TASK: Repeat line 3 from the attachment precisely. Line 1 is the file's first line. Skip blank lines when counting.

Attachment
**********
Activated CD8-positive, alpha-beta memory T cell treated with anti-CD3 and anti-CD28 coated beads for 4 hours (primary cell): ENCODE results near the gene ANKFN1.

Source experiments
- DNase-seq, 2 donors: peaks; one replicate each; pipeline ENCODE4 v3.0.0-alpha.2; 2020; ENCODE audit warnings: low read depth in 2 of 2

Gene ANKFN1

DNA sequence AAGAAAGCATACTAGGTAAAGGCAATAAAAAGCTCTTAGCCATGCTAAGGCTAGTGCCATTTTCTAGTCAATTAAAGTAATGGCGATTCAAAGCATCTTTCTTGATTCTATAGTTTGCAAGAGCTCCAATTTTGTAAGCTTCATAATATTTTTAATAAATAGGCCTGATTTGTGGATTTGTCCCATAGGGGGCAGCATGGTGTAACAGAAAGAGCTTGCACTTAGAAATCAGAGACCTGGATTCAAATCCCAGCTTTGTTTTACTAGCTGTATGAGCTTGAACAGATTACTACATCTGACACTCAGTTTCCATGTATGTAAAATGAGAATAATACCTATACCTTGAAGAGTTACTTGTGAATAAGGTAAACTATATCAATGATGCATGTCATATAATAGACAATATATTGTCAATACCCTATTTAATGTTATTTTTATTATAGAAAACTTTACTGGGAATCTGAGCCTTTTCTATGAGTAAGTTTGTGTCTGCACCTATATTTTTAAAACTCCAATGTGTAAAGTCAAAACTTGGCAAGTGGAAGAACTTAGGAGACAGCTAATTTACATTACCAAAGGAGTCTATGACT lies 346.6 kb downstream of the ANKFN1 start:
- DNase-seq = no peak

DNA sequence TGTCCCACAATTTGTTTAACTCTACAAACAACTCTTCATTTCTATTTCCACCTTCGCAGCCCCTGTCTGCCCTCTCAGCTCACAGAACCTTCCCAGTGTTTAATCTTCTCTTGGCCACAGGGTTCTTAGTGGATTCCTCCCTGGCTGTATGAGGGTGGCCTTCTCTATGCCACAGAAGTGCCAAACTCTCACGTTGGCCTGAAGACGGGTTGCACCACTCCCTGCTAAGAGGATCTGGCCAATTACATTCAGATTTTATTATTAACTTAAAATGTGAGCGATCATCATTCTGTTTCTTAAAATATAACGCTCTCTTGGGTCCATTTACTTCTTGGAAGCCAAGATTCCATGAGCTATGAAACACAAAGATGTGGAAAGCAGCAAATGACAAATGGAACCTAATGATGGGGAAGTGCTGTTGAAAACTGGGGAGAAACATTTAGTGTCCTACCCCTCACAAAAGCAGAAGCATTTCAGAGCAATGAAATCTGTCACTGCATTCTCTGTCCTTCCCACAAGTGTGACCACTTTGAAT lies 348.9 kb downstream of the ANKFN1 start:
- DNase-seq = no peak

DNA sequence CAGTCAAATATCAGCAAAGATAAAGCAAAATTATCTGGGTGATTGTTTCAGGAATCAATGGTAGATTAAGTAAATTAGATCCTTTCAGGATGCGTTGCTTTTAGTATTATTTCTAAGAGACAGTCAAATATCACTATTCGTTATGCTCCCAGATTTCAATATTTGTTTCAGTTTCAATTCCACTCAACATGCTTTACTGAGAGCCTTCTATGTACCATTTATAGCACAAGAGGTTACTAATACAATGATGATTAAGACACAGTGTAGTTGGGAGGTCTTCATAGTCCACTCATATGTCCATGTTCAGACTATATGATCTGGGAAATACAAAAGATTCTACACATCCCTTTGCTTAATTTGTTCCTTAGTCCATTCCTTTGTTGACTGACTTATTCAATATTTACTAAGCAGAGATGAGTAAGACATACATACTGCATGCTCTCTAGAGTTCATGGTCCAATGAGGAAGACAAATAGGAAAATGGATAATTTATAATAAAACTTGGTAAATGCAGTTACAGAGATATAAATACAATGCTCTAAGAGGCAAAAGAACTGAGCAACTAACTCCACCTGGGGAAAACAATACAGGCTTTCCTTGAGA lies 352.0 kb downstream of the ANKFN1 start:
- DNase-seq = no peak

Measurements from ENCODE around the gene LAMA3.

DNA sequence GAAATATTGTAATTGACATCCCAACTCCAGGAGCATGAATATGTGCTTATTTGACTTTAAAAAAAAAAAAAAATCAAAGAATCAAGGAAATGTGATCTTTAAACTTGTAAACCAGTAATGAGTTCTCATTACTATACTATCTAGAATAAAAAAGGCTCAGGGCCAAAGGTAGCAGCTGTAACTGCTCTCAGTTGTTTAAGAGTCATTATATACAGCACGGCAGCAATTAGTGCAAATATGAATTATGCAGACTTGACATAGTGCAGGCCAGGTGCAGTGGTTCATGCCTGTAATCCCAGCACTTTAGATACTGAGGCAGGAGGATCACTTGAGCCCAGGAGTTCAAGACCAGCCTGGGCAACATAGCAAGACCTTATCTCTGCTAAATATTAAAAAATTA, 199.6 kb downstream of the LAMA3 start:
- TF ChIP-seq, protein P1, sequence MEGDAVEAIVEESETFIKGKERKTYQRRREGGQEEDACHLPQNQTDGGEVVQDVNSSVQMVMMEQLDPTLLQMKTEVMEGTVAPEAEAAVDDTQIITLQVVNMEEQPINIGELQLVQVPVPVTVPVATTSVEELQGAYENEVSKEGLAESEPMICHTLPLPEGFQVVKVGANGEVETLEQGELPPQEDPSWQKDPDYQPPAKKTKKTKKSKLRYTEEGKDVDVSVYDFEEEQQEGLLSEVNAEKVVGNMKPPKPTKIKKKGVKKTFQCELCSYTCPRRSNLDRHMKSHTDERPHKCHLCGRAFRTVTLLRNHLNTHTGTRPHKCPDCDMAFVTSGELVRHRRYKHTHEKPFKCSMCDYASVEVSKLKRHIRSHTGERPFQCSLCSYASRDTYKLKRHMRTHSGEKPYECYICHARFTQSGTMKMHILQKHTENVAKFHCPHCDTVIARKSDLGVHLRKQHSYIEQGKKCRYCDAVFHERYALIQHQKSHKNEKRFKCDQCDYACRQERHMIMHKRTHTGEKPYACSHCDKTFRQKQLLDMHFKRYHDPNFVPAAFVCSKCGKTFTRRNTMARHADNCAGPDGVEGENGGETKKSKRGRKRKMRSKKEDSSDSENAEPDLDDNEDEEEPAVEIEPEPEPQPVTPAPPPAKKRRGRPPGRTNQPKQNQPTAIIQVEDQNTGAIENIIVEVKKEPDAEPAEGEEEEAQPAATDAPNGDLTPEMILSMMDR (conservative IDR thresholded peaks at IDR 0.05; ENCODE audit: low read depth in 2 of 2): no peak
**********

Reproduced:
- DNase-seq, 2 donors: peaks; one replicate each; pipeline ENCODE4 v3.0.0-alpha.2; 2020; ENCODE audit warnings: low read depth in 2 of 2